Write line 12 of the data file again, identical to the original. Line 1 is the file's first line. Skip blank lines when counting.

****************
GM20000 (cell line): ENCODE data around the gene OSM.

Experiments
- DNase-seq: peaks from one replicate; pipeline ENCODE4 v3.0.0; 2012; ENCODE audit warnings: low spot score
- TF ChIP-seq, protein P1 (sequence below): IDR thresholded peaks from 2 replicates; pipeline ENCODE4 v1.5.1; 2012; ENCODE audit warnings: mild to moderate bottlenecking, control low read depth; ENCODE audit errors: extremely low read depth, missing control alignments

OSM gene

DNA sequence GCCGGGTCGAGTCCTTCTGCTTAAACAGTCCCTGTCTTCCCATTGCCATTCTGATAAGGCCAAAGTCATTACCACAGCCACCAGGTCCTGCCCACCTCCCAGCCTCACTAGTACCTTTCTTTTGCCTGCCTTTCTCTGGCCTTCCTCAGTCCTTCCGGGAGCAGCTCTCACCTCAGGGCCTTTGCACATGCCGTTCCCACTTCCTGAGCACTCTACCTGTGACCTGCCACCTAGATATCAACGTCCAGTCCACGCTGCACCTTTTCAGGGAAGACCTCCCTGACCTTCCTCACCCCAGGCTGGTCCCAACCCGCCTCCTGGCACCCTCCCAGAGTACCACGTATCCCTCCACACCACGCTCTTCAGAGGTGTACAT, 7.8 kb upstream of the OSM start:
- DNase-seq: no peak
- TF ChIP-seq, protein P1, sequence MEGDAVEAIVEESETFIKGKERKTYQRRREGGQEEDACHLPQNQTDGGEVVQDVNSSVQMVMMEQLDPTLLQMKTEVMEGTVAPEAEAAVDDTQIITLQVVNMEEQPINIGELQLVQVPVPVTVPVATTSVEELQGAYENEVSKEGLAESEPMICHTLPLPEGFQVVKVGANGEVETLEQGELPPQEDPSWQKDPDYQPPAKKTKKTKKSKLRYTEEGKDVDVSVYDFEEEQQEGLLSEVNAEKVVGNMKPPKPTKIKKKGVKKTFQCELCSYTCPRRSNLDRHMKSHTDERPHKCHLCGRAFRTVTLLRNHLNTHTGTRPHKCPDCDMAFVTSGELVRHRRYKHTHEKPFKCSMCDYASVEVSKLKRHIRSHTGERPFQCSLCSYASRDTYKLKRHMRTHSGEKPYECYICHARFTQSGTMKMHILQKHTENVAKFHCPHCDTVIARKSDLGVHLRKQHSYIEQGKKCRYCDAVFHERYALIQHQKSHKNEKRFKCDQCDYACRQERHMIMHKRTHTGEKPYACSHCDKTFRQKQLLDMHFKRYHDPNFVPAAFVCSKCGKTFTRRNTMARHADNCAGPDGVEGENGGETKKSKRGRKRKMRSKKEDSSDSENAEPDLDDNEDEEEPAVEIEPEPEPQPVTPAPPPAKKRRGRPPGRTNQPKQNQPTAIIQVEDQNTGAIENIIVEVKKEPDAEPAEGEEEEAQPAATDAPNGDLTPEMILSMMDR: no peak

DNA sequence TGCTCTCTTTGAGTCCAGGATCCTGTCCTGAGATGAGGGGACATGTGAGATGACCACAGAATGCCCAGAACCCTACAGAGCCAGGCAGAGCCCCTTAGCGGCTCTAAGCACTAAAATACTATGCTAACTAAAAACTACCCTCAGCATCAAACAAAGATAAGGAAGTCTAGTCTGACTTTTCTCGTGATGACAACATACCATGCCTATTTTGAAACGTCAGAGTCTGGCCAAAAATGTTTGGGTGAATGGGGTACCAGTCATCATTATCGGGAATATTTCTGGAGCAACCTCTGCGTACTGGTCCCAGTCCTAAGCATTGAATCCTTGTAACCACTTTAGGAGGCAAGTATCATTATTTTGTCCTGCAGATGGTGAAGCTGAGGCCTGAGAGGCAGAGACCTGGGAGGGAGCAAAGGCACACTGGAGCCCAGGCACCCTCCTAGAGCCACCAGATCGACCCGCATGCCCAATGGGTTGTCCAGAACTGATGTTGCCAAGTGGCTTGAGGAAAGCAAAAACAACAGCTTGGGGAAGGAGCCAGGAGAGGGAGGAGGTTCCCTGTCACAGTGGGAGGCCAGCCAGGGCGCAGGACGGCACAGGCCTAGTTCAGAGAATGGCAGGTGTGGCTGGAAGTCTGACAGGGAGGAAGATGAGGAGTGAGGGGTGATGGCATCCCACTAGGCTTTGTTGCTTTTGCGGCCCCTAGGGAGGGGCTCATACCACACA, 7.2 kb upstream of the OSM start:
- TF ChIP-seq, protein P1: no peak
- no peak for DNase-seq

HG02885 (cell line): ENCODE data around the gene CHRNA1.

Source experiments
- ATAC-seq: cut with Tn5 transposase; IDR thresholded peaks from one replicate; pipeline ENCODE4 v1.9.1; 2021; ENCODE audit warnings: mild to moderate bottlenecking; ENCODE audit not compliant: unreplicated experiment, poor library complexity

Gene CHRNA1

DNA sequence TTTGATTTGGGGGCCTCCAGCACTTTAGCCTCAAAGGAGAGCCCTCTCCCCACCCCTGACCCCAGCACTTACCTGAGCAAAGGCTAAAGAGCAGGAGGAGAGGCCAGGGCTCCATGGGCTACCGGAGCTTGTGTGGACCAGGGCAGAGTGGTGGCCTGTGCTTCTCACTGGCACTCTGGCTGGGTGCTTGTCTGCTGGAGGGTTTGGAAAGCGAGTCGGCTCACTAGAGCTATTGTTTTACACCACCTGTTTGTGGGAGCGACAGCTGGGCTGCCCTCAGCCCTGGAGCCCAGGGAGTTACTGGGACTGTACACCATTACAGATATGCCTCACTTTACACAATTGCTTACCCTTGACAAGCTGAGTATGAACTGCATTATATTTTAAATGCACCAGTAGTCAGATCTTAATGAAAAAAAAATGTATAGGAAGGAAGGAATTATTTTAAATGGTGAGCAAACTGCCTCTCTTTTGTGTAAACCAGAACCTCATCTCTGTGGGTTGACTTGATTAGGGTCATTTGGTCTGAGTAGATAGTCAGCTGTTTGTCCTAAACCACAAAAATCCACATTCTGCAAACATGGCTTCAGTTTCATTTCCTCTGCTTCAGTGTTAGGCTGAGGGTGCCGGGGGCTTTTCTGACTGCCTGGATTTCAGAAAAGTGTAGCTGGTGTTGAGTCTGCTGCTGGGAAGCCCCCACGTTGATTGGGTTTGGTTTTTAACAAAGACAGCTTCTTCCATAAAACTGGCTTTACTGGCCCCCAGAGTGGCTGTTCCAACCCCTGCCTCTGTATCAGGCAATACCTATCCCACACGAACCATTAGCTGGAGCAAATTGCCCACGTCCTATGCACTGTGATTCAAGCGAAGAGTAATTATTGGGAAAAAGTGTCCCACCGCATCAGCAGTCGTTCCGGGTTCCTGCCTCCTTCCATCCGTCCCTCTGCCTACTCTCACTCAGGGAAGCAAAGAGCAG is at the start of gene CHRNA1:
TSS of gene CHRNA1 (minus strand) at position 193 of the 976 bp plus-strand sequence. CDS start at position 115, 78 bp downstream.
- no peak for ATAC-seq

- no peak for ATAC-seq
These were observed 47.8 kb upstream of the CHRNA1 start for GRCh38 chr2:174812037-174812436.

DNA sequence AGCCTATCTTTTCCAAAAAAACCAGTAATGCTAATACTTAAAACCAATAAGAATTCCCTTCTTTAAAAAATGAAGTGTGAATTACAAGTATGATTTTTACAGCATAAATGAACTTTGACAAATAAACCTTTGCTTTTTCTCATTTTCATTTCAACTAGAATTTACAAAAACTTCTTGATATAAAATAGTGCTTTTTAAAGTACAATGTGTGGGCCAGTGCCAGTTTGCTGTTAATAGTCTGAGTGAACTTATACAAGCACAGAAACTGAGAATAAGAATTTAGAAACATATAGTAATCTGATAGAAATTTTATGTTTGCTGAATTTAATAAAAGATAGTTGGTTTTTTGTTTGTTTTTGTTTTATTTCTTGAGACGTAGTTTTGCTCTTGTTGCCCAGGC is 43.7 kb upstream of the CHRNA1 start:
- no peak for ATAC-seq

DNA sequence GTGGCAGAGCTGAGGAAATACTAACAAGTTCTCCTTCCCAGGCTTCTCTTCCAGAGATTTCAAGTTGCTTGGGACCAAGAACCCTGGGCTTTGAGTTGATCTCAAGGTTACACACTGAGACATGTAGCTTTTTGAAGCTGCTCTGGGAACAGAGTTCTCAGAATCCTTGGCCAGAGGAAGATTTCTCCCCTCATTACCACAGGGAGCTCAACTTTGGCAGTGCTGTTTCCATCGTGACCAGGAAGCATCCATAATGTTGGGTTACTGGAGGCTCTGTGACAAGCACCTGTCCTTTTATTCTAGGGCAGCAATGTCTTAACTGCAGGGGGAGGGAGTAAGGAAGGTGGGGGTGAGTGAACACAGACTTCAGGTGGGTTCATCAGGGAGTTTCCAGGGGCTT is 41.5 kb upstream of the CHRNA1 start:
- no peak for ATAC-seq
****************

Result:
HG02885 (cell line): ENCODE data around the gene CHRNA1.